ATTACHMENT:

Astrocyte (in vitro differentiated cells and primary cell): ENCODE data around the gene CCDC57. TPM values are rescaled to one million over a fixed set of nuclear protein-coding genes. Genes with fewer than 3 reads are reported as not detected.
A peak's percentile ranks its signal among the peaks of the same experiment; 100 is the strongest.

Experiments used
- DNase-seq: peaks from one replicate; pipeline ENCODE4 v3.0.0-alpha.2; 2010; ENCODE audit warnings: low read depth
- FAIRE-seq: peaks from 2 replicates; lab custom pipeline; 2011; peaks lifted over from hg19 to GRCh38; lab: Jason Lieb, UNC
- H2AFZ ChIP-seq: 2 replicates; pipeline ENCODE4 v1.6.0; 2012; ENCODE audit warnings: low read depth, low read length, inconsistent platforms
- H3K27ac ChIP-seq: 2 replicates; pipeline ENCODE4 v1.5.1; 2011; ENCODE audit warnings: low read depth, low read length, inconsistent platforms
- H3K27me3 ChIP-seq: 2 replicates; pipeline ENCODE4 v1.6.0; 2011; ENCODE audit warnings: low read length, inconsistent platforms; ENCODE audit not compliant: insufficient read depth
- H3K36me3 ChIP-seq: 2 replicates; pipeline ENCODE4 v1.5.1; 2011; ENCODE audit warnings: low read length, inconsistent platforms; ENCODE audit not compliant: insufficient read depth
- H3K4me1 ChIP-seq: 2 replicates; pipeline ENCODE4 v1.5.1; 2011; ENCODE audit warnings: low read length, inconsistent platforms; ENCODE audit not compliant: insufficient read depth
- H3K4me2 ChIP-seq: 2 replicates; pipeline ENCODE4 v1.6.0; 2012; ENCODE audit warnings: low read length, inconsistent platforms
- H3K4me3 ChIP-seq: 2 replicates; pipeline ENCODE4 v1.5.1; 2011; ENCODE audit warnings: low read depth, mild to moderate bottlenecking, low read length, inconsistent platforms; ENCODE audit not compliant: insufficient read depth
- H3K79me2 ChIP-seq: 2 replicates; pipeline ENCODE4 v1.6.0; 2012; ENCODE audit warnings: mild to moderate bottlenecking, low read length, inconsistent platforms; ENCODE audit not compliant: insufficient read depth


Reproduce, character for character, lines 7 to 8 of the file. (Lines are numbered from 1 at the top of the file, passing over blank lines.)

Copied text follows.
- H3K27ac ChIP-seq: 2 replicates; pipeline ENCODE4 v1.5.1; 2011; ENCODE audit warnings: low read depth, low read length, inconsistent platforms
- H3K27me3 ChIP-seq: 2 replicates; pipeline ENCODE4 v1.6.0; 2011; ENCODE audit warnings: low read length, inconsistent platforms; ENCODE audit not compliant: insufficient read depth